Ultimately, with any garden, a little forward planning can go a long way, Nagjee maintains. Even if you cannot afford to introduce all of the features that you want in one go, create a design that is adaptable and will allow you to add elements as you go along.

"Ask yourself, 'How else can I utilise my garden'. If you have a garden, use it tactically. Otherwise, why bother living in a villa; you can live in an apartment and save yourself a lot of money."


Burnley 1 (Brady 89')

Manchester City 4 (Jesus 24', 50', Rodri 68', Mahrez 87')

Abu Dhabi GP starting grid

1 Lewis Hamilton (Mercedes)

2 Valtteri Bottas (Mercedes)

3 Sebastian Vettel (Ferrari)

4 Kimi Raikkonen (Ferrari)

5 Daniel Ricciardo (Red Bull)

6 Max Verstappen (Red Bull)

7 Romain Grosjean (Haas)

8 Charles Leclerc (Sauber)

9 Esteban Ocon (Force India)

10 Nico Hulkenberg (Renault)

11 Carlos Sainz (Renault)

12 Marcus Ericsson (Sauber)

13 Kevin Magnussen (Haas)

14 Sergio Perez (Force India)

15 Fernando Alonso (McLaren)

16 Brendon Hartley (Toro Rosso)

17 Pierre Gasly (Toro Rosso)

18 Stoffe Vandoorne (McLaren)

19 Sergey Sirotkin (Williams)

20 Lance Stroll (Williams)

Where to submit a sample

Volunteers of all ages can submit DNA samples at centres across Abu Dhabi, including: Abu Dhabi National Exhibition Centre+(Adnec), Biogenix Labs in Masdar City, NMC Royal Hospital in Khalifa City, NMC Royal Medical Centre, Abu Dhabi, NMC Royal Women's Hospital, Bareen International Hospital, Al Towayya in Al Ain, NMC Specialty Hospital, Al Ain


Date started: February 2017

Founders: Amira Rashad (CEO), Yusuf Saber (CTO), Mahmoud Sayedahmed (adviser), Reda Bouraoui (adviser)

Based: Dubai, UAE

Sector: E-commerce 

Size: 50 employees

Funding: approximately $6m

Investors: Beco Capital, Enabling Future and Wain in the UAE; China's MSA Capital; 500 Startups; Faith Capital and Savour Ventures in Kuwait

Types of fraud

Phishing: Fraudsters send an unsolicited email that appears to be from a financial institution or online retailer. The hoax email requests that you provide sensitive information, often by clicking on to a link leading to a fake website.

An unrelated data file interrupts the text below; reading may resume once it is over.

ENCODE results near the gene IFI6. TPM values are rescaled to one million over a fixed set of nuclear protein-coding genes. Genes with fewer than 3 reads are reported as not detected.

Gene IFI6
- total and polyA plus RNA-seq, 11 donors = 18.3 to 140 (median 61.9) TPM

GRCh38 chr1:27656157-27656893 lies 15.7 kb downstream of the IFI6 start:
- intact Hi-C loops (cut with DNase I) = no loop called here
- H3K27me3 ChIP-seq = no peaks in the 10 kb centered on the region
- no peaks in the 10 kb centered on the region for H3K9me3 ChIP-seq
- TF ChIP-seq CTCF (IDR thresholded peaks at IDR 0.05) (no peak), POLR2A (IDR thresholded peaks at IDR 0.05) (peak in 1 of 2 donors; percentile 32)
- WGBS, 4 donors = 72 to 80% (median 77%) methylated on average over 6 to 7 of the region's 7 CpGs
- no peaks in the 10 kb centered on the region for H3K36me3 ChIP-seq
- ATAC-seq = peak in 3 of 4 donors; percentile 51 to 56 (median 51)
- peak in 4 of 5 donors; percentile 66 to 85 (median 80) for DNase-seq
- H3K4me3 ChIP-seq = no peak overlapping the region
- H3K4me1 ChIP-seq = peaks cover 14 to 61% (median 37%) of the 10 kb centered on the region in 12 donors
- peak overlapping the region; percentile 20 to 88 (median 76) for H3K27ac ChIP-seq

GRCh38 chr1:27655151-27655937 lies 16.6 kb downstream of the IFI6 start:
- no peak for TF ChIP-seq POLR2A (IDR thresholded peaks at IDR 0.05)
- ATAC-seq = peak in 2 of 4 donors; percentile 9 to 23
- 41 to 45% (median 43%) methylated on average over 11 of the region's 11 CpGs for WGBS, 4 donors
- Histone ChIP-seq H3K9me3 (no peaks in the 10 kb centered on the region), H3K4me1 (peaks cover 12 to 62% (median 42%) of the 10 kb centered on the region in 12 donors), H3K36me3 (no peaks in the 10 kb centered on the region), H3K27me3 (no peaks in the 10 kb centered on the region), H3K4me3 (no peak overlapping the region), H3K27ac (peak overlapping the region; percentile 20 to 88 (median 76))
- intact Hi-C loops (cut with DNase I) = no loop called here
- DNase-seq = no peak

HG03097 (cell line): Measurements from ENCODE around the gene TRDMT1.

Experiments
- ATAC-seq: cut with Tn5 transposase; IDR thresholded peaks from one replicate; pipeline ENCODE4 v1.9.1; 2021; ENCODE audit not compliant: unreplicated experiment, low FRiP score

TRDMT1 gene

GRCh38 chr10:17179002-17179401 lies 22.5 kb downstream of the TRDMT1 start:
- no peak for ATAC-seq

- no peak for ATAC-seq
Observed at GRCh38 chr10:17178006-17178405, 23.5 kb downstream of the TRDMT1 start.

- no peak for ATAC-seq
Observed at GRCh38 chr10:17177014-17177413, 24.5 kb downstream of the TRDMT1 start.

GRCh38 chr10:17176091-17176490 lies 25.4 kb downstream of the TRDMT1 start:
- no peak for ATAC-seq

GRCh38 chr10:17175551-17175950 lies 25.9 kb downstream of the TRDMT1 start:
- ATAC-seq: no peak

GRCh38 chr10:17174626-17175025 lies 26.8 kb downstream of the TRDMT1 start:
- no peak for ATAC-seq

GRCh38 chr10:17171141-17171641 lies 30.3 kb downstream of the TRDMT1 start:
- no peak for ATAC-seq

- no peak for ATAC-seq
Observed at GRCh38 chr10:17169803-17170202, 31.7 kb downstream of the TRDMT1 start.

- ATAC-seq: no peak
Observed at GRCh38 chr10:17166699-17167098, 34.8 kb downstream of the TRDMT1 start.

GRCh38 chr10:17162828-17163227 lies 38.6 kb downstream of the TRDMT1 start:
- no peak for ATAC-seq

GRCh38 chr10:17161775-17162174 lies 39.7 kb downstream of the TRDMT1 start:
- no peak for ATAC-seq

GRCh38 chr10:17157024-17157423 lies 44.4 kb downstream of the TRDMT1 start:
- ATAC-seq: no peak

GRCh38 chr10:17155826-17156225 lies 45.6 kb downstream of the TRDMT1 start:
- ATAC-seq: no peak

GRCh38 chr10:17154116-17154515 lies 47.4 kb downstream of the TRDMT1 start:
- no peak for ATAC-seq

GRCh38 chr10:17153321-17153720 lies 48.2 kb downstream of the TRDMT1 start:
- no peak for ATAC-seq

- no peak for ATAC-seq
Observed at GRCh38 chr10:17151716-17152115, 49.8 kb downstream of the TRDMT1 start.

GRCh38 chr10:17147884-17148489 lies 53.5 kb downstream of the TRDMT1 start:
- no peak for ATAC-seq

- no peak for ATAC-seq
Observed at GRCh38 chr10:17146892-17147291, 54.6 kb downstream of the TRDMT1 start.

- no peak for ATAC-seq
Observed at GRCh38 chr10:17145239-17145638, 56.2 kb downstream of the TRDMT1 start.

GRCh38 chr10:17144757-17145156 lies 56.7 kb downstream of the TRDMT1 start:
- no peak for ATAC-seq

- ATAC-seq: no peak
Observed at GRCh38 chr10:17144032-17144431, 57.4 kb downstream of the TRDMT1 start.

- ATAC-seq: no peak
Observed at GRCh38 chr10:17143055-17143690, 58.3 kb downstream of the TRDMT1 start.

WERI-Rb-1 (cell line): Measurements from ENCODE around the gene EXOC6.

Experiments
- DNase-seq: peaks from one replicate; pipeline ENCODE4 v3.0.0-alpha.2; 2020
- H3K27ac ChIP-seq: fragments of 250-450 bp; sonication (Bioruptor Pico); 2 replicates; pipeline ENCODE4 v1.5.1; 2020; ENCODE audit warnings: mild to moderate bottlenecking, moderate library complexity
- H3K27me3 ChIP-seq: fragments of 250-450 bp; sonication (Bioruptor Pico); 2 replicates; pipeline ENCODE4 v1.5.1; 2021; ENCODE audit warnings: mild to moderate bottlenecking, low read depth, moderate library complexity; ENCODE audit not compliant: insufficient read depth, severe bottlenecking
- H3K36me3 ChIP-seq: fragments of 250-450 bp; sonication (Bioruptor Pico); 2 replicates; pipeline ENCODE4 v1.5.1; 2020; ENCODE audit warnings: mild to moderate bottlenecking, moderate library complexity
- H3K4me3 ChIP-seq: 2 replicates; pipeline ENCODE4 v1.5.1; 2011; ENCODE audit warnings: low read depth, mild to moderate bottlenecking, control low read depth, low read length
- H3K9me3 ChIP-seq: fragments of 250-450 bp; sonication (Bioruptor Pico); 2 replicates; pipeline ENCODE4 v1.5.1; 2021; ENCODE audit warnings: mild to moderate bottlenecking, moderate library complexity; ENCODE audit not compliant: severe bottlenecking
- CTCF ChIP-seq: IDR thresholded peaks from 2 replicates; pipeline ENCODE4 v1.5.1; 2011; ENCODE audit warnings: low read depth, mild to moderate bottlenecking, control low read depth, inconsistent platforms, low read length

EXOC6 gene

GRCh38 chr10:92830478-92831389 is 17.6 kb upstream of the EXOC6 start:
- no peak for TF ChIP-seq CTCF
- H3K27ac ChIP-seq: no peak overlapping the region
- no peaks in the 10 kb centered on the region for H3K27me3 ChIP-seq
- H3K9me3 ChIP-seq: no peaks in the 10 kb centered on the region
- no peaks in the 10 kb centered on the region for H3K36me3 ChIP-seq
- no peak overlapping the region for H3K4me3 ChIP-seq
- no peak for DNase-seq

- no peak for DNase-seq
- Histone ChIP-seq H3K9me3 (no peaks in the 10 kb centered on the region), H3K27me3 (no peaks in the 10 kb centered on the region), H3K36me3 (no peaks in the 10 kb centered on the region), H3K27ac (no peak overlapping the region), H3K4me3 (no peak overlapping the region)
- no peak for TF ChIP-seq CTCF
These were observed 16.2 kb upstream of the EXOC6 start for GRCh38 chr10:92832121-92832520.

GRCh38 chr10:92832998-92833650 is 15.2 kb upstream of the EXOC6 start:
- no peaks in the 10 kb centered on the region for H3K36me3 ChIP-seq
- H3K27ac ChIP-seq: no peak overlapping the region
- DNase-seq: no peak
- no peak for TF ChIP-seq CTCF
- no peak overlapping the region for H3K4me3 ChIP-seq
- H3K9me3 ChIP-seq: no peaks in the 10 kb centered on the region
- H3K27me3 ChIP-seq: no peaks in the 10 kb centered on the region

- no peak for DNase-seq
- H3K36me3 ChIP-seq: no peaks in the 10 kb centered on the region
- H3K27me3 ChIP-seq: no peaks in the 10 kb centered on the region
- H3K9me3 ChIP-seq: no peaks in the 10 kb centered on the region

Smishing: The SMS equivalent of phishing. Fraudsters falsify the telephone number through “text spoofing,” so that it appears to be a genuine text from the bank.

Vishing: The telephone equivalent of phishing and smishing. Fraudsters may pose as bank staff, police or government officials. They may persuade the consumer to transfer money or divulge personal information.

SIM swap: Fraudsters duplicate the SIM of your mobile number without your knowledge or authorisation, allowing them to conduct financial transactions with your bank.

Identity theft: Someone illegally obtains your confidential information, through various ways, such as theft of your wallet, bank and utility bill statements, computer intrusion and social networks.

Prize scams: Fraudsters claiming to be authorised representatives from well-known organisations (such as Etisalat, du, Dubai Shopping Festival, Expo2020, Lulu Hypermarket etc) contact victims to tell them they have won a cash prize and request them to share confidential banking details to transfer the prize money.

* Nada El Sawy

Company profile

Name: Infinite8

Based: Dubai

Launch year: 2017

Number of employees: 90

Sector: Online gaming industry

Funding: $1.2m from a UAE angel investor


West Asia Premiership

Jebel Ali Dragons 13-34 Dubai Exiles

Dubai Knights Eagles 16-27 Dubai Tigers


Group A: Egypt, DR Congo, Uganda, Zimbabwe

Group B: Nigeria, Guinea, Madagascar, Burundi

Group C: Senegal, Algeria, Kenya, Tanzania

Group D: Morocco, Ivory Coast, South Africa, Namibia

Group E: Tunisia, Mali, Mauritania, Angola

Group F: Cameroon, Ghana, Benin, Guinea-Bissau


Edinburgh: November 4 (unchanged)

Bahrain: November 15 (from September 15); second daily service from January 1

Kuwait: November 15 (from September 16)

Mumbai: January 1 (from October 27)

Ahmedabad: January 1 (from October 27)

Colombo: January 2 (from January 1)

Muscat: March 1 (from December 1)

Lyon: March 1 (from December 1)

Bologna: March 1 (from December 1)

Source: Emirates

The Roundup : No Way Out

Director: Lee Sang-yong
Stars: Don Lee, Lee Jun-hyuk, Munetaka Aoki
Rating: 3/5


Engine: 4-cylinder 2.5-litre / 2-litre turbo
Power: 188hp / 248hp
Torque: 244Nm / 370Nm
Transmission: 7-speed auto
On sale: now
Price: From Dh110,000

The Bio

Name: Lynn Davison

Profession: History teacher at Al Yasmina Academy, Abu Dhabi

Children: She has one son, Casey, 28

Hometown: Pontefract, West Yorkshire in the UK

Favourite book: The Alchemist by Paulo Coelho

Favourite Author: CJ Sansom

Favourite holiday destination: Bali

Favourite food: A Sunday roast

UAE athletes heading to Paris 2024


Abdullah Humaid Al Muhairi, Abdullah Al Marri, Omar Al Marzooqi, Salem Al Suwaidi, and Ali Al Karbi (four to be selected).

Men: Narmandakh Bayanmunkh (66kg), Nugzari Tatalashvili (81kg), Aram Grigorian (90kg), Dzhafar Kostoev (100kg), Magomedomar Magomedomarov (+100kg); women's Khorloodoi Bishrelt (52kg).

Safia Al Sayegh (women's road race).


Men: Yousef Rashid Al Matroushi (100m freestyle); women: Maha Abdullah Al Shehi (200m freestyle).


Maryam Mohammed Al Farsi (women's 100 metres).